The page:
It seems to me that this scripture becomes even more important as strongly promoting a vegan diet has become part of the politically correct animal rights movement. The aggressive tactics practiced by this movement, in my opinion, cross the line of coercion mentioned in this scripture. See also D&C 98:7 “whatsoever is more os less than this, cometh of evil.”


“Vegan Diets: Healthy and Humane,” web site, Retrieved 6/3/2015.


“A vegan diet is as good for humans’ health as it is for animal welfare. There is no nutritional need for humans to eat any animal product; all our dietary needs, even as infants and children, are best supplied by a diet free of animal meat. The Academy of Nutrition and Dietetics (formerly the American Dietetic Association) notes that a vegetarian diet reduces the risk of many chronic degenerative diseases and conditions, including heart disease, cancer, obesity, hypertension, and diabetes.”

[ii] “Life Expectancy at Birth by Race and Sex 1930-2010,”, 2010.


[iii] “Utah Life Expectancy,”, 2013.


[iv] Max Roser – ‘Life Expectancy’. Published online at 2015.


“Life expectancy has increased rapidly since the onset of industrialization and modernization. In a pre-modern, poor world, life expectancy was around 30 years in every country. In the early 19th century, life expectancy started to increase in the early industrialized countries while it stayed low in the rest of the world. Just half a century ago, the health of the world was very unequal; there was good health in the rich countries and persistent bad health in those countries that remained poor. But this global inequality is decreasing. Countries that not long ago were suffering from bad health are catching up rapidly. No country in the world has a lower life expectancy than the the countries with the highest life expectancy in 1800. Since 1900 the global average life expectancy has more than doubled and is now approaching 70 years.”

Christian Morrison et all, “The World Distribution of Human Capital, Life Expectancy and Income: a Multi-dimensional Approach, 2005.


[v] My mother regularly making 100% whole wheat homemade bread was another great feature of our diet and I enjoyed her delicious cooking. A frequent dish was my favorite fish, halibut, along with sliced crispy quartered baked potatoes with real butter.

My wife’s and my first major purchase was a grinder/mixer combination to make delicious 100% whole wheat bread. Years later, during the time in our family when five of our six children were teenagers, my wife regularly made three whole wheat loaves using three bread machines as our basic diet. One and sometimes two of those loaves were gobbled up right after school.

[vi] Our family business was a drive-in hamburger restaurant, “Howard’s Hamburgers,” in Albuquerque, New Mexico. Ours was the third such restaurant in Albuquerque beginning in 1953, after the first McDonald’s and Lionel’s, another Mom and Pop drive-in restaurant. My father had his own recipe for our delicious hamburger patties and it included some vegetable based meat substitutes. We made our own french fries and were the first fast food restaurant in Albuquerque to use char broiling to cook our hamburger patties. With my health situation, I could eat our hamburgers and milk shakes (both in moderation), but had to avoid our soft drinks and french fries—hard for a ten year old working at his Dad’s restaurant.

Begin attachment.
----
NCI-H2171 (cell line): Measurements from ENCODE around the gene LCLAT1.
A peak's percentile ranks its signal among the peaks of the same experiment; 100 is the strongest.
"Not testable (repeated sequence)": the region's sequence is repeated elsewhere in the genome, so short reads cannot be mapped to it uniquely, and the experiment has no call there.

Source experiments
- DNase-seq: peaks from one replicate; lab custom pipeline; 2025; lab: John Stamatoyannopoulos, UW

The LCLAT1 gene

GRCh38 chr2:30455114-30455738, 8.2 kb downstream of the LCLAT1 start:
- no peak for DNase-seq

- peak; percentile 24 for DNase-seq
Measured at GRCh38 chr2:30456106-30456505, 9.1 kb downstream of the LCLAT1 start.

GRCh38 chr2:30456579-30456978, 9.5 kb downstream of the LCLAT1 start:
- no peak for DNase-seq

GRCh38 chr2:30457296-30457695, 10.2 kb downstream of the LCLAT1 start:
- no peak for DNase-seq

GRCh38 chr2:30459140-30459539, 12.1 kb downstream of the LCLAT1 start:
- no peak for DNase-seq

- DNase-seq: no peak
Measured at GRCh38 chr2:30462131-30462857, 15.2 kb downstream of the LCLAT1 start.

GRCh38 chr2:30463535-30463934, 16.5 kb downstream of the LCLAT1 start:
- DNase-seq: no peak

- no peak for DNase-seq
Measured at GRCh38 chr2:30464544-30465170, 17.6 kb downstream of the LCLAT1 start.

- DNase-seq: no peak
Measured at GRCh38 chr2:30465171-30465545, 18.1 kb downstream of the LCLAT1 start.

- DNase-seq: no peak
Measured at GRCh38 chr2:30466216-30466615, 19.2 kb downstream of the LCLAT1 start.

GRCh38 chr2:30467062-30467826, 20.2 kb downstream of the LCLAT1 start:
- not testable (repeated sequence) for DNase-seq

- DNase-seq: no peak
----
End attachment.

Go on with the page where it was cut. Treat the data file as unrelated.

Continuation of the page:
My parents would often point out two changes in the American diet that they thought were particularly harmful. The first was replacing cooked cereal with high sugar cold cereals for breakfast. Shredded wheat with honey or brown sugar was about as close as we got to cold cereal in our home. The second change was the introduction and widespread use of soft drinks, sugar free or not. A small root beer or seven up was a rare treat. I think that my parents would cringe to see the tiny counter space for milk and juice compared with the aisle for alcoholic beverages and the aisle for energy and carbonated drinks, many with boatloads of caffeine or other stimulants, in the typical modern convenience store.

[vii] Leonard Arrington, “Coins and Currency,” Utah History Encyclopedia, Retrieved 6/4/2015.


“Until the Civil War, the United States had no national currency, and most of the coins in circulation were privately minted. In order to provide a satisfactory circulating medium for the early settlers of Utah, Brigham Young and his associates in the LDS Church established a church mint in 1848, and also placed in circulation paper money backed by the treasury and officials of the LDS Church. Coins were minted in 1849, 1850, and 1860; currency with Brigham Young’s signature was placed in circulation in 1848, 1850, and 1858.”

“Not having sufficient gold to serve as backing, the church made the currency redeemable in livestock–horses, cattle, and sheep–of which it had large herds. The church expected to issue engraved notes, but pending their completion, $3,750.00 in “defense” notes were printed by the Deseret News and issued immediately. These were printed from 19 February to 17 March 1858. They followed by a “Move South” series consisting of $40,146.00 in printed notes issued from 31 March to 17 July 1858.”

[viii] The admonition to eat meat sparingly in the Word of Wisdom has numerous practical interpretations. There is no standard question for a temple recommend addressing the use of meat in our diets, but it is, I believe, in the “correct principles and they govern themselves” category.